|TOS : What Are Little Girls Made Of?|
|Security at the penal colony seems extremely lax. The 'cells' have ventilation ducts that you can crawl through, and they don't appear to check their cargo containers for escaping prisoners.||TOS : Dagger of the Mind|
|Whilst Miri's planet is identical to Earth in terms of the geography, it has one huge difference from our planet - there isn't a single cloud visible anywhere in the world. This is something changed in the remastered version.||TOS : Miri|
|When McCoy offers Spock a drink he refuses, saying his ancestors were spared it's effects. McCoy claims that this is probably why they where conquered. However, we hear in "The Immunity Syndrome" that the Vulcans have never been conquered.||TOS : The Conscience of the King|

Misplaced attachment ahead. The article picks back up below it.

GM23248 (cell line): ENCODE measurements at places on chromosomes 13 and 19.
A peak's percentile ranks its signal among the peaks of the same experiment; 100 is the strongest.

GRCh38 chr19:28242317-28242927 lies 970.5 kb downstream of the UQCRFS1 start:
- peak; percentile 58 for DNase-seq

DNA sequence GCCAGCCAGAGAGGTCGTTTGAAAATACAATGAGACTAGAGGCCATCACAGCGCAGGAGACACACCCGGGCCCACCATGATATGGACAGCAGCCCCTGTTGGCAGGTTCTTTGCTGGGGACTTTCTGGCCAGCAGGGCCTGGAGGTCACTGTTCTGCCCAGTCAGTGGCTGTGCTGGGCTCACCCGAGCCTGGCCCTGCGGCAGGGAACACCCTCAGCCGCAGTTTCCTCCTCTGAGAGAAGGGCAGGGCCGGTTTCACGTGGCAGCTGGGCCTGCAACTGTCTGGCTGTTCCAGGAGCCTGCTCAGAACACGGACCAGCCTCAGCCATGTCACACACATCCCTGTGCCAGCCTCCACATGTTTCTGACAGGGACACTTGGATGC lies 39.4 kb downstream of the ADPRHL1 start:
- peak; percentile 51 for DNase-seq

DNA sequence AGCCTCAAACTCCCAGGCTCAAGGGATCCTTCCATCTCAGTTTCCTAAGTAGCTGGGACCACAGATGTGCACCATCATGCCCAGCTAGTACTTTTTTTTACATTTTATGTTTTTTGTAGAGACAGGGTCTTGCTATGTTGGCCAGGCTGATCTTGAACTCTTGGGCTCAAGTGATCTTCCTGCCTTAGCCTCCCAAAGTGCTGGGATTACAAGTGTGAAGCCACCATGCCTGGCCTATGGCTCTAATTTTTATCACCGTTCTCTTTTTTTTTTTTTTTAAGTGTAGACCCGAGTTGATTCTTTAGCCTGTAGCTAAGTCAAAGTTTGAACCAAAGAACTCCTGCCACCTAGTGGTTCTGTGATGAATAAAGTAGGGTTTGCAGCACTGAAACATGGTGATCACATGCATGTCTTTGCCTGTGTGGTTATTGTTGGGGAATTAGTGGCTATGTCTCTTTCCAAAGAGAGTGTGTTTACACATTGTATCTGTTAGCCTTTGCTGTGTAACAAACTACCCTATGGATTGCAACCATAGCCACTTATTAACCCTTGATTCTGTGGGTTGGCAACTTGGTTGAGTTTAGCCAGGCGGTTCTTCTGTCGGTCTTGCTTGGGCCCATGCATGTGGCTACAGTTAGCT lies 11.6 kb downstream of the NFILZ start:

|When Kirk hears that there are five survivors on the shuttle, he smiles and gets on with his job. Although attention to his work is fairly laudable, it could be his two best friends that are dead! You would think he would take a little time to find out.
This episode features a heroic effort by Leonard Nimoy to convince us that his leg is pinned by a heavy rock, when in fact it is very obviously just a lump of polystyrene that is so light he has to hold it in place.
So let's talk about shuttles. Specifically, what powers a shuttle. One would imagine that it is some version of an impulse engine, yes? Now there's no canonical description of exactly how an impulse drive works, but it appears to essentially be a fusion rocket. So there's a fusion reactor which is supplied by a suitable gas - probably deuterium. The impulse drive would compress and heat this until it fused, then squirt fusing plasma out of the back end to generate thrust. (There's possibly some wizard-tech mass lightening effect there, but let's skip that.)